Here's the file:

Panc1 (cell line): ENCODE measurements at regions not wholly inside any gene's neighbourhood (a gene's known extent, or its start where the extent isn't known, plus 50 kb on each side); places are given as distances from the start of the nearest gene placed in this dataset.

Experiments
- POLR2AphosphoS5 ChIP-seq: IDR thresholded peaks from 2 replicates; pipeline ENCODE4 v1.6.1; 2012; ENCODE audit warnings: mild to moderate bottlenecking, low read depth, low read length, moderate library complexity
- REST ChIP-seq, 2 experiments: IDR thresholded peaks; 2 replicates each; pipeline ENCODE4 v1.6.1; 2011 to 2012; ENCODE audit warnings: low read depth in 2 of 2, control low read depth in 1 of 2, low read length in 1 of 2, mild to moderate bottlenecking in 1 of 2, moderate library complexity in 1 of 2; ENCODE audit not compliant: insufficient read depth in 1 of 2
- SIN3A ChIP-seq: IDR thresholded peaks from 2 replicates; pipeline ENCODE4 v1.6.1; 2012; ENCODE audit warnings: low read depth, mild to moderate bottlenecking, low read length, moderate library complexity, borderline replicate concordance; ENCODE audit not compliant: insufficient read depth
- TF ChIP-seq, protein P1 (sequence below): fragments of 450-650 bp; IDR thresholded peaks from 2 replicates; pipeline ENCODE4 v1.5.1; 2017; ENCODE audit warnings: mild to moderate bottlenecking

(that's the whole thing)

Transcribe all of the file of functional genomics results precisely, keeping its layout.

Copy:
Panc1 (cell line): ENCODE measurements at regions not wholly inside any gene's neighbourhood (a gene's known extent, or its start where the extent isn't known, plus 50 kb on each side); places are given as distances from the start of the nearest gene placed in this dataset.

Experiments
- POLR2AphosphoS5 ChIP-seq: IDR thresholded peaks from 2 replicates; pipeline ENCODE4 v1.6.1; 2012; ENCODE audit warnings: mild to moderate bottlenecking, low read depth, low read length, moderate library complexity
- REST ChIP-seq, 2 experiments: IDR thresholded peaks; 2 replicates each; pipeline ENCODE4 v1.6.1; 2011 to 2012; ENCODE audit warnings: low read depth in 2 of 2, control low read depth in 1 of 2, low read length in 1 of 2, mild to moderate bottlenecking in 1 of 2, moderate library complexity in 1 of 2; ENCODE audit not compliant: insufficient read depth in 1 of 2
- SIN3A ChIP-seq: IDR thresholded peaks from 2 replicates; pipeline ENCODE4 v1.6.1; 2012; ENCODE audit warnings: low read depth, mild to moderate bottlenecking, low read length, moderate library complexity, borderline replicate concordance; ENCODE audit not compliant: insufficient read depth
- TF ChIP-seq, protein P1 (sequence below): fragments of 450-650 bp; IDR thresholded peaks from 2 replicates; pipeline ENCODE4 v1.5.1; 2017; ENCODE audit warnings: mild to moderate bottlenecking